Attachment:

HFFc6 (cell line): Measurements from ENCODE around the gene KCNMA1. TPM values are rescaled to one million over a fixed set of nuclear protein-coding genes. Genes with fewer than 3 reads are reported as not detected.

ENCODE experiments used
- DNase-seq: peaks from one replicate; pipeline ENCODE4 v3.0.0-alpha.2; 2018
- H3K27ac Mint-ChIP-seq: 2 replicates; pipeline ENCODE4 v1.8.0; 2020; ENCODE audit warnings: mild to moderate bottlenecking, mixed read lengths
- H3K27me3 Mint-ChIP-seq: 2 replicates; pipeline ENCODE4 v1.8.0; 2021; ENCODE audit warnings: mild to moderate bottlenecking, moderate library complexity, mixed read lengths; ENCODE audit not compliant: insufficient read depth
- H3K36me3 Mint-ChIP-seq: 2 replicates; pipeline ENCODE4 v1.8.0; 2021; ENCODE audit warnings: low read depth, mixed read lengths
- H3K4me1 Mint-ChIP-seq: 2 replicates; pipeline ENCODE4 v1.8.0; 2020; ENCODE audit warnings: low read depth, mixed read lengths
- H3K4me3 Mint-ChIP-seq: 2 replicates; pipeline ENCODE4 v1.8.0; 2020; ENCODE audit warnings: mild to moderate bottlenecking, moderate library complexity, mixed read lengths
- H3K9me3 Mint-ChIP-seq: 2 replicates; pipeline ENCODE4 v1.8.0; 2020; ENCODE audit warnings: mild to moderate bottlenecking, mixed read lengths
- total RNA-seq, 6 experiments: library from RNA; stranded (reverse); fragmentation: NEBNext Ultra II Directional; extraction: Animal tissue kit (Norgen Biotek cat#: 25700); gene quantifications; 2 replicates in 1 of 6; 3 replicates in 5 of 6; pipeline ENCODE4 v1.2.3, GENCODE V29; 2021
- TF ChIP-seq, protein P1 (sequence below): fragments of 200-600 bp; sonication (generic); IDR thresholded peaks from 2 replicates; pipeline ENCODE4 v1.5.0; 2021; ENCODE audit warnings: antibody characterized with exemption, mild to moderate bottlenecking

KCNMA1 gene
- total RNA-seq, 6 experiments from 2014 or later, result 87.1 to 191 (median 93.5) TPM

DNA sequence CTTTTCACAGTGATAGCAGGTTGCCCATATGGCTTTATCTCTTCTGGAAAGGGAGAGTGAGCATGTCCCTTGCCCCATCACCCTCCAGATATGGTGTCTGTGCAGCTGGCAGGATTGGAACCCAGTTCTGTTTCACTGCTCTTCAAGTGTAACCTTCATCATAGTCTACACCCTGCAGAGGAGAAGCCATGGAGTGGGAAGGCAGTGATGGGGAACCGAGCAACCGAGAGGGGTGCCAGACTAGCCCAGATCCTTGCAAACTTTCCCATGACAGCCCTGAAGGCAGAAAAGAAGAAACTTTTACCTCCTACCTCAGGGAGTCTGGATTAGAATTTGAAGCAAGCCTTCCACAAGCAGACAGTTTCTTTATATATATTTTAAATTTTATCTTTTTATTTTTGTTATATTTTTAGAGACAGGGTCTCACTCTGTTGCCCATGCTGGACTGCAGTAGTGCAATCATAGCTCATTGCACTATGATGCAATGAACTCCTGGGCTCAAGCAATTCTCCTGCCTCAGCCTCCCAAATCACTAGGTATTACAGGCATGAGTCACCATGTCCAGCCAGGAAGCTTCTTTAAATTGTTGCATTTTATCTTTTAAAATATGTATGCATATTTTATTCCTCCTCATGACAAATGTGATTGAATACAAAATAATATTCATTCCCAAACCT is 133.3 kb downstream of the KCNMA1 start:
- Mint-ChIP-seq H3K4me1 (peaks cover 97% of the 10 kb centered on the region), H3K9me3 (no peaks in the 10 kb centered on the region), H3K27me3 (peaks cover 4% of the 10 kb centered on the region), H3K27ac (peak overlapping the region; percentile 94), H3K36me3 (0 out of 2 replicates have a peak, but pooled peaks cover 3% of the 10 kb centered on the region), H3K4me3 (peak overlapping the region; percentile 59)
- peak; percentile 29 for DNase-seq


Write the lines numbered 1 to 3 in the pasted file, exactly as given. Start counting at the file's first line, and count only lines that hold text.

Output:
HFFc6 (cell line): Measurements from ENCODE around the gene KCNMA1. TPM values are rescaled to one million over a fixed set of nuclear protein-coding genes. Genes with fewer than 3 reads are reported as not detected.

ENCODE experiments used
- DNase-seq: peaks from one replicate; pipeline ENCODE4 v3.0.0-alpha.2; 2018